dude!>>> name = "guido">>> name = 'G'Traceback (most recent call last): File "<stdin>", line 1, in <module>TypeError: 'str' object does not support item assignmentFrom above we can see that this is not supported by an immutable object and we get a TypeError that is a reminder that ‘str’ objects are immutable and do not support item assignment.
Pay Attention HereThis is a huge deal because Python treats mutable and immutable objects differently.
If you don’t keep track of the qualities of both, it might lead you to unexpected bugs.
Take the following example:>>> account_balance = 1000000>>> balance_to_transfer = account_balance>>> account_balance = 2000000>>> balance_to_transfer1000000Obviously banking systems aren’t this simple but you get the point… if you don’t know the types you are working with you could make some serious errors in your applications that could lead to being costly.
To make things more confusing take this example for instance.
Note: remember that lists are mutable objects whereas integers (above example) are not.
Let’s say we have some software system in a grocery store that keeps track of two distinct lists of SKUs new_items and perished_items:>>> new_items = ['sku0001', 'sku0002', 'sku0003']>>> perished_items = ['sku1000', 'sku2000', 'sku3000']>>> perished_items = new_items>>> perished_items>>> ['sku0001', 'sku0002', 'sku0003']>>> perished_items = 'sku1111'>>> new_items['sku1111', 'sku0002', 'sku0003']You can go here for the step-by-step preview: https://goo.
gl/CweUTBbut essentially here is a rundown of what just happened:results of misunderstanding your types from PythonTutor.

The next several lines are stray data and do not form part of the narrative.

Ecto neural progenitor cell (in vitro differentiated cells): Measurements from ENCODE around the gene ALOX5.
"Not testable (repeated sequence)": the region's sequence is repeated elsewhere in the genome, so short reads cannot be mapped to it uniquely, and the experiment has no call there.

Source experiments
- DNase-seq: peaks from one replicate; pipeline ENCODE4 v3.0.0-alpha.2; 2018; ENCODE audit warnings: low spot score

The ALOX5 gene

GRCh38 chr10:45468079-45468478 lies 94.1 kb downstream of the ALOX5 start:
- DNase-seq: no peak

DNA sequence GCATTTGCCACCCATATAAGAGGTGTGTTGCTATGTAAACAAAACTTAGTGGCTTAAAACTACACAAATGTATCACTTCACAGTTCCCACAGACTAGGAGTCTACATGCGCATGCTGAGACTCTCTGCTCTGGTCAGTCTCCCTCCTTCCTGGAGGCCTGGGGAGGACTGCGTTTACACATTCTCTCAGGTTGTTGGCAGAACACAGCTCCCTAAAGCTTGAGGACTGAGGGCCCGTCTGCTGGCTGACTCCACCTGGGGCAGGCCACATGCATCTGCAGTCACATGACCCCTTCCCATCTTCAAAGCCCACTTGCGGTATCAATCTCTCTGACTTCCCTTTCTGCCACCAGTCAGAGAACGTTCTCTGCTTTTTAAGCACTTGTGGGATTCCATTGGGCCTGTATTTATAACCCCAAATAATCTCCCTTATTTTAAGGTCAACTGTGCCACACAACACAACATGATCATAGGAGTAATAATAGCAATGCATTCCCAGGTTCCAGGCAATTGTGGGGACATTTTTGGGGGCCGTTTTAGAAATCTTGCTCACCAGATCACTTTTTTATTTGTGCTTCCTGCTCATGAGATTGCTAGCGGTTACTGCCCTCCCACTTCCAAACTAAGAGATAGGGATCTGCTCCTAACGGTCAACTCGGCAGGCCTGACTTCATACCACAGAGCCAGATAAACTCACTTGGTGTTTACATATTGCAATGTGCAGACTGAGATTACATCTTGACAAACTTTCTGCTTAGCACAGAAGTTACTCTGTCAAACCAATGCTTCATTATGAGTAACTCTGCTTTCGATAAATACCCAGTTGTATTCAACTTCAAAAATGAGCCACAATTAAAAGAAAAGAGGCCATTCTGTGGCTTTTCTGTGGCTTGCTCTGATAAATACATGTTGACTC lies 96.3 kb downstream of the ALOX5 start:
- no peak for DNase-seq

comWe set the list variable perished_items equal to new_items at some point in the code (this would be a bug unless it was intentional for some reason to create a copy and use it somewhere but the programmer forgot that it was declared or something)Next, when we modified the first element in our perished_items list (which could easily happen by the way from some nefarious function in the program somewhere), it also modified our variable in new_items because the perished_items had created a clone of the original list, new_items.
This unexpected result has to do with type list’s mutability.
Let’s walk through what is happening step by step in the code.
In the bank example above:>>> account_balance = 1000000>>> balance_to_transfer = account_balance>>> account_balance = 2000000>>> balance_to_transfer1000000When account_balance = 1000000 runs, the object 1000000is created, and the variable name account_balance is associated with this object from the global frame.
Next, balance_to_transfer = account_balance sets a pointer from balance_to_transfer to the same 1000000 object that has a pointer from account_balance pointing at it.
In C this is just normal behavior but in Python it is known as aliasingUpon running account_balance = 2000000 the integer object 2000000 is created, and that account_balance pointer will point at that same value.
The namespace balance_to_transfer is still associated with that 1000000 value and remains unchanged when account_balance is reassigned, so the variable balance_to_transfer returns the value 1000000 .
As you can see if this were a real banking system you’d have some pretty angry high roller clients and bugs in this software system could mean losing a very important userBut what about that grocery store software example before?new_items = [‘sku0001’, ‘sku0002’, ‘sku0003’] which is a list type object is created and new_items points to this mutable list object.
perished_items = new_items sends a pointer from perished_items to the same list object [‘sku0001’, ‘sku0002’, ‘sku0003’]If you click on the link in the first example of this grocery store software system you’d see this visually but to show logical proof here is a simple example you can run:>>> id(new_items) == id(perished_items)True>>> new_items is perished_itemsTrueis tests for object identity which returns True if they are in fact the same object== is different though because it is testing the value of the two objects!Because these two names refer to the same list, when we modify one of them perished_items = sku1111, the change is made to the single list in memory but reflected in both variable names.
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